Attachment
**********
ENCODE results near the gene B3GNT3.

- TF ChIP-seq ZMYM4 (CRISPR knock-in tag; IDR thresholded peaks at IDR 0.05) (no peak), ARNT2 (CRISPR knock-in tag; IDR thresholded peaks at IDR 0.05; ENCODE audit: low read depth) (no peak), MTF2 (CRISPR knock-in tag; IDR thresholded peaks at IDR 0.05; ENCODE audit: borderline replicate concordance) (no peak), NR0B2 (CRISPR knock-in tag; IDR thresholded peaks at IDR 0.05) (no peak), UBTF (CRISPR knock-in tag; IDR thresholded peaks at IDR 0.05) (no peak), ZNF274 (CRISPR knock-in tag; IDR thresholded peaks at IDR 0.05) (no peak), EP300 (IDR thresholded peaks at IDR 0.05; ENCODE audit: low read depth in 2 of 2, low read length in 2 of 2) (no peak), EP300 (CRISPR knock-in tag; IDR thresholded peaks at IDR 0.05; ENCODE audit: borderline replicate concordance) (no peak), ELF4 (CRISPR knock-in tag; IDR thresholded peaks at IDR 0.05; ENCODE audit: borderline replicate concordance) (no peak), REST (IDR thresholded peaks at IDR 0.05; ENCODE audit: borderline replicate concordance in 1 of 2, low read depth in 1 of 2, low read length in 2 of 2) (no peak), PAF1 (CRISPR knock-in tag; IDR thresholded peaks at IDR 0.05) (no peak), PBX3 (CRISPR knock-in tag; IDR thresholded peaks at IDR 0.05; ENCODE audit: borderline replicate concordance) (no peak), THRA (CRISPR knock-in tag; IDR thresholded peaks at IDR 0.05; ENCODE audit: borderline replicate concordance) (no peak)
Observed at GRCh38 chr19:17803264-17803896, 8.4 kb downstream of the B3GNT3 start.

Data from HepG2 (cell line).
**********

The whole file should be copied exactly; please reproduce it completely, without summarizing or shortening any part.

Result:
ENCODE results near the gene B3GNT3.

- TF ChIP-seq ZMYM4 (CRISPR knock-in tag; IDR thresholded peaks at IDR 0.05) (no peak), ARNT2 (CRISPR knock-in tag; IDR thresholded peaks at IDR 0.05; ENCODE audit: low read depth) (no peak), MTF2 (CRISPR knock-in tag; IDR thresholded peaks at IDR 0.05; ENCODE audit: borderline replicate concordance) (no peak), NR0B2 (CRISPR knock-in tag; IDR thresholded peaks at IDR 0.05) (no peak), UBTF (CRISPR knock-in tag; IDR thresholded peaks at IDR 0.05) (no peak), ZNF274 (CRISPR knock-in tag; IDR thresholded peaks at IDR 0.05) (no peak), EP300 (IDR thresholded peaks at IDR 0.05; ENCODE audit: low read depth in 2 of 2, low read length in 2 of 2) (no peak), EP300 (CRISPR knock-in tag; IDR thresholded peaks at IDR 0.05; ENCODE audit: borderline replicate concordance) (no peak), ELF4 (CRISPR knock-in tag; IDR thresholded peaks at IDR 0.05; ENCODE audit: borderline replicate concordance) (no peak), REST (IDR thresholded peaks at IDR 0.05; ENCODE audit: borderline replicate concordance in 1 of 2, low read depth in 1 of 2, low read length in 2 of 2) (no peak), PAF1 (CRISPR knock-in tag; IDR thresholded peaks at IDR 0.05) (no peak), PBX3 (CRISPR knock-in tag; IDR thresholded peaks at IDR 0.05; ENCODE audit: borderline replicate concordance) (no peak), THRA (CRISPR knock-in tag; IDR thresholded peaks at IDR 0.05; ENCODE audit: borderline replicate concordance) (no peak)
Observed at GRCh38 chr19:17803264-17803896, 8.4 kb downstream of the B3GNT3 start.

Data from HepG2 (cell line).